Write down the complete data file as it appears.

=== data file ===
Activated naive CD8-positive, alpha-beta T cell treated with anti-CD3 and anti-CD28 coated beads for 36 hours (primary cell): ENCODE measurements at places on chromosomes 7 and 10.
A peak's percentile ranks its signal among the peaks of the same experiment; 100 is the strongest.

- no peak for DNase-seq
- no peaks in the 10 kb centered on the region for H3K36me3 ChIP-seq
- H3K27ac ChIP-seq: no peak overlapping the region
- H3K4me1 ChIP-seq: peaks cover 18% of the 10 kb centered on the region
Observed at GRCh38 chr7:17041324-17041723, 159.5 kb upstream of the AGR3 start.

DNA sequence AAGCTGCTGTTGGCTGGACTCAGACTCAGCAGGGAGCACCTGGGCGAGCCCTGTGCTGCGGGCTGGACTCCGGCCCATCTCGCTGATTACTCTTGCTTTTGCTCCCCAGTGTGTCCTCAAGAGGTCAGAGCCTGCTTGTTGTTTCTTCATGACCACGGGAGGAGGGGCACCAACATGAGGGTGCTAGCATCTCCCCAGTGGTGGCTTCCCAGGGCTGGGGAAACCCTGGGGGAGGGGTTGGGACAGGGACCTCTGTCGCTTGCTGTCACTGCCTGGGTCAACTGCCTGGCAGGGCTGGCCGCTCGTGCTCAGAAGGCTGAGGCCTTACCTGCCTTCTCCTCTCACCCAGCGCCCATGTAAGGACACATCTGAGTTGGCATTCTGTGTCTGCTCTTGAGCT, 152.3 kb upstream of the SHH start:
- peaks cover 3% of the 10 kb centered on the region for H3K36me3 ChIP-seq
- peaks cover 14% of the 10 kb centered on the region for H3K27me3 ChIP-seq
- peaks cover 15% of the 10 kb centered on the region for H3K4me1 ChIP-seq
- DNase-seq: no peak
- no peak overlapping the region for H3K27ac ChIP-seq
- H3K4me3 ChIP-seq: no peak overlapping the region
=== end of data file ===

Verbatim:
Activated naive CD8-positive, alpha-beta T cell treated with anti-CD3 and anti-CD28 coated beads for 36 hours (primary cell): ENCODE measurements at places on chromosomes 7 and 10.
A peak's percentile ranks its signal among the peaks of the same experiment; 100 is the strongest.

- no peak for DNase-seq
- no peaks in the 10 kb centered on the region for H3K36me3 ChIP-seq
- H3K27ac ChIP-seq: no peak overlapping the region
- H3K4me1 ChIP-seq: peaks cover 18% of the 10 kb centered on the region
Observed at GRCh38 chr7:17041324-17041723, 159.5 kb upstream of the AGR3 start.

DNA sequence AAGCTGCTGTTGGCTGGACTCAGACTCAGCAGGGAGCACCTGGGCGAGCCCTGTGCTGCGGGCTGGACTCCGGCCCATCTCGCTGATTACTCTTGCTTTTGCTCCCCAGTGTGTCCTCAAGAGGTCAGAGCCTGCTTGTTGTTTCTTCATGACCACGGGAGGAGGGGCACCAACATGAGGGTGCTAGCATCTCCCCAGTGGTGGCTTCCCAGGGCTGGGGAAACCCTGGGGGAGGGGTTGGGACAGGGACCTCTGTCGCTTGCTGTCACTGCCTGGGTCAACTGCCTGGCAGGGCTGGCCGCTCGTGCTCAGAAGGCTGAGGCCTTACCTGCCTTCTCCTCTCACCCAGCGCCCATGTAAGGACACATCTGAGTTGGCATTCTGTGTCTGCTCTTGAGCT, 152.3 kb upstream of the SHH start:
- peaks cover 3% of the 10 kb centered on the region for H3K36me3 ChIP-seq
- peaks cover 14% of the 10 kb centered on the region for H3K27me3 ChIP-seq
- peaks cover 15% of the 10 kb centered on the region for H3K4me1 ChIP-seq
- DNase-seq: no peak
- no peak overlapping the region for H3K27ac ChIP-seq
- H3K4me3 ChIP-seq: no peak overlapping the region